- Associated Press - Thursday, April 3, 2014

OAKLAND, Calif. (AP) - Oakland’s top non-elected city official has resigned to take a high-profile philanthropic position in San Francisco, becoming the second person to announce they are leaving the city post in as many months.

Oakland City Administrator Fred Blackwell said Wednesday he will become CEO of the nonprofit San Francisco Foundation, which grants tens of millions of dollars annually to community organizations across the San Francisco Bay Area.

His departure, however, comes at a time of instability in Oakland. The previous city administrator abruptly resigned last month, and the city is looking for a permanent police chief after three people occupied the post in the past year.

The move also could pose a political challenge to Mayor Jean Quan, who is in a tough battle for re-election in November, University of San Francisco political scientist Corey Cook said Thursday.

“It reinforces that she doesn’t seem to have steady leadership and that there is lack of consistency in her administration,” Cook said.

Quan said she will replace Blackwell on an interim basis with Henry Gardner, who was Oakland city manager from 1981 to 1993.

Blackwell will continue in his current job in Oakland through mid-June to help with the transition. He said that includes helping Quan complete the search for a permanent police chief and working with the City Council to pass a mid-cycle revision to the city’s budget.

An Oakland native, Blackwell, 44, replaced embattled city administrator Deanna Santana, who was a finalist for similar posts in Dallas and Phoenix and resigned last month after three years on the job in Oakland.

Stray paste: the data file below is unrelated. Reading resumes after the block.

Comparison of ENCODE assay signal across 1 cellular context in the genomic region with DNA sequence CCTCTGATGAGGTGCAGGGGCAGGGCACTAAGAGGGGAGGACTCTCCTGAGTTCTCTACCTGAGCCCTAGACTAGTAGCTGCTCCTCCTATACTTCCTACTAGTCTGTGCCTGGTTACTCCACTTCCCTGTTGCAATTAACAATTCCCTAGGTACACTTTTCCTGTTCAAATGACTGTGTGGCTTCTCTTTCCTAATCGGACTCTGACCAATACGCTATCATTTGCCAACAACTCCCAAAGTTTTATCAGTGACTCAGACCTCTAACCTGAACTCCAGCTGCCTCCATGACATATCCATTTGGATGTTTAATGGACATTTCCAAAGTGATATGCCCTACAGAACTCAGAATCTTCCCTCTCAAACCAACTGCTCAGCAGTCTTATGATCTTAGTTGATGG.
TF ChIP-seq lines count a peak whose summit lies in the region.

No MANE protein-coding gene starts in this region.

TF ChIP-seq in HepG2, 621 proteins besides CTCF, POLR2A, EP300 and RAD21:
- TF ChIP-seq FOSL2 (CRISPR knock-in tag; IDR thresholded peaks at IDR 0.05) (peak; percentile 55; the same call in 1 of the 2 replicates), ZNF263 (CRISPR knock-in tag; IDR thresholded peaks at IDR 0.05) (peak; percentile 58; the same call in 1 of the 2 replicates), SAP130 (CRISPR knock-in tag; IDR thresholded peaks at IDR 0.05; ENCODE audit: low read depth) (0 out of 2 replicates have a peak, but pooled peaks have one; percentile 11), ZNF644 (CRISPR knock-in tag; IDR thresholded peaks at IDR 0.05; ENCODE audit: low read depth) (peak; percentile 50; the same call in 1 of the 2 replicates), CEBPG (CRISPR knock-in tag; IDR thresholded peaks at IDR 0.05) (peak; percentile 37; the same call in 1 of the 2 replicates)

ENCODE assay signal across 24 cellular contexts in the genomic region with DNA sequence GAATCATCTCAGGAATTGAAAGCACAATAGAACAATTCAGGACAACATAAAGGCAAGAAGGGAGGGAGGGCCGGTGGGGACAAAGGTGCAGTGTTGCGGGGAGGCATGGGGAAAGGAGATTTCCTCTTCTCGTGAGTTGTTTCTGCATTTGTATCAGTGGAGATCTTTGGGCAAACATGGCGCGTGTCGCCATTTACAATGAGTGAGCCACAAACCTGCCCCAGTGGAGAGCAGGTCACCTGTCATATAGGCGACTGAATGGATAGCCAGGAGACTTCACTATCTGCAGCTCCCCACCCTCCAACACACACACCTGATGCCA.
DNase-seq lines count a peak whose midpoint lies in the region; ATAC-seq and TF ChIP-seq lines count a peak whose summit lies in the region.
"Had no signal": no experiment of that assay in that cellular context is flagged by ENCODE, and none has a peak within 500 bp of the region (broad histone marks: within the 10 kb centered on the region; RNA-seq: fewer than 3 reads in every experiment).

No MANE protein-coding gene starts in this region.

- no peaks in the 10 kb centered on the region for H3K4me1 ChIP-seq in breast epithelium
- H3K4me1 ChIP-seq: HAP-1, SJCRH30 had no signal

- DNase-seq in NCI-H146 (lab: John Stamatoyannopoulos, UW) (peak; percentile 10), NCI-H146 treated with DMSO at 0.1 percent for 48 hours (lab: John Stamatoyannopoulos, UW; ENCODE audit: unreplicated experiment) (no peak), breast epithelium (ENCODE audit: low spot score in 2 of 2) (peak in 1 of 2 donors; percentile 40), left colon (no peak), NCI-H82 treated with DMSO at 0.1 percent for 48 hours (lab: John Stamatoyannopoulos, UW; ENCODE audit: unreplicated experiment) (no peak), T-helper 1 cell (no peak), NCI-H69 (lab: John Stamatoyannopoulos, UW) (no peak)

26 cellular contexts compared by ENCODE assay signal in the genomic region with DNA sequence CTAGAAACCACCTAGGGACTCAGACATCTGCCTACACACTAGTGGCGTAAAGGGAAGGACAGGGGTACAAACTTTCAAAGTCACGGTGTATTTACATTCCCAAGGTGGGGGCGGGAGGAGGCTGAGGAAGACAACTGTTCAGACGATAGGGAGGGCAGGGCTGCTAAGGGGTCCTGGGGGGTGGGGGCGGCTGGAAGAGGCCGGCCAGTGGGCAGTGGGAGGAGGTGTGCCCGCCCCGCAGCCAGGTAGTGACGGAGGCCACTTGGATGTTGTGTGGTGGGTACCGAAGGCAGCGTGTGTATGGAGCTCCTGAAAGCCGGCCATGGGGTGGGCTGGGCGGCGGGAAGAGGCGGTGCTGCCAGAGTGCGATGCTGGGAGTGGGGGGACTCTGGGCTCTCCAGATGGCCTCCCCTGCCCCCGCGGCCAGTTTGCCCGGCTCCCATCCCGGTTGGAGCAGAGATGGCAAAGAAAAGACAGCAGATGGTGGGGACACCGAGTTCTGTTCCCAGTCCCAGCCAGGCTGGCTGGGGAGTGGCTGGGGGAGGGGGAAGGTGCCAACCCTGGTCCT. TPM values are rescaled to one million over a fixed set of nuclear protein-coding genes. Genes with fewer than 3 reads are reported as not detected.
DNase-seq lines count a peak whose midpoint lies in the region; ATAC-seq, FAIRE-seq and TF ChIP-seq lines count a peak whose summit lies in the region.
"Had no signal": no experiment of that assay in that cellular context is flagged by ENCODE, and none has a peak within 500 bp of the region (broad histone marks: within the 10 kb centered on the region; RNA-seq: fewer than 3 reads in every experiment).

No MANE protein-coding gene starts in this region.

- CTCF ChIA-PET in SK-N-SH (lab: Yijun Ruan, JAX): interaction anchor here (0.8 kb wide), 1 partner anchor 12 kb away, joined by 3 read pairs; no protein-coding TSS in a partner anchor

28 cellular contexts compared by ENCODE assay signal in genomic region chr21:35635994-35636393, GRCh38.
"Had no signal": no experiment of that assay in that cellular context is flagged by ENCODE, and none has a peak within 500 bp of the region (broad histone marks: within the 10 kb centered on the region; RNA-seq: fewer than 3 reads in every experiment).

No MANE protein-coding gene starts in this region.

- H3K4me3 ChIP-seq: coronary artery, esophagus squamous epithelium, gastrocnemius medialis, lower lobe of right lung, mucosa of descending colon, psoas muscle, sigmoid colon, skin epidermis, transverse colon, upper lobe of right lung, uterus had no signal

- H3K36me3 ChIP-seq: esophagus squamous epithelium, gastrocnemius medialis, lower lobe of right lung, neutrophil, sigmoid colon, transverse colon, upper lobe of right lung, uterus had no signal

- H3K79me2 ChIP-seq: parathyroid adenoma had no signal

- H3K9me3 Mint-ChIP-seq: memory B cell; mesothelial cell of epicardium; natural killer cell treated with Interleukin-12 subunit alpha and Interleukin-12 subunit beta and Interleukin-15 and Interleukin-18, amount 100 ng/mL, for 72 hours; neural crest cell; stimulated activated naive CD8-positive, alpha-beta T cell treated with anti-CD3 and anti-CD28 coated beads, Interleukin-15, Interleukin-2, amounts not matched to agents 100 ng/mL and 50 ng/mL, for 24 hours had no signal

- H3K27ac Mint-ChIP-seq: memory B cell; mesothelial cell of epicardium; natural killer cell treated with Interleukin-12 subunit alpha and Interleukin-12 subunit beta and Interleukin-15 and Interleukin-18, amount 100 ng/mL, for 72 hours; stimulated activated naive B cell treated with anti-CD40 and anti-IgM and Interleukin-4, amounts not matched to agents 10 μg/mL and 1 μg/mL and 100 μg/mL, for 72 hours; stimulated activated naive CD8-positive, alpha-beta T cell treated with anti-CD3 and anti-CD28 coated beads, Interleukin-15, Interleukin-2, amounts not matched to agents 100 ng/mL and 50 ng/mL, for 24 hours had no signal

Blackwell joined city staff in October 2011 as assistant city administrator and has been instrumental in luring developers to the city as well as trying to keep its three pro sports teams in town as they explore the possibility of more lucrative deals elsewhere.

Blackwell said Thursday that Quan has provided strong vision and leadership for Oakland, and he is proud of what they accomplished together.

“I love Oakland deeply, and while this decision was incredibly difficult, I am confident the city is in great hands with Mayor Quan and Mr. Gardner,” Blackwell said. “As I take on this once-in-a-lifetime opportunity, I also hope to continue serving Oakland as part of the San Francisco Foundation’s important mission.”

While announcing Blackwell’s promotion to city administrator last month, Quan described him as a “brilliant, dedicated, get-it-done leader.” On Wednesday, she said she was happy for Blackwell and called his new job across the Bay Bridge a great opportunity.

In San Francisco, Mayor Ed Lee said Blackwell’s new role will be an asset to the entire region.

“I’m looking forward to working with him, especially on the critical issues that face San Francisco, like affordability, income inequality and housing,” Lee said in a statement.

Blackwell is a former San Francisco redevelopment director.

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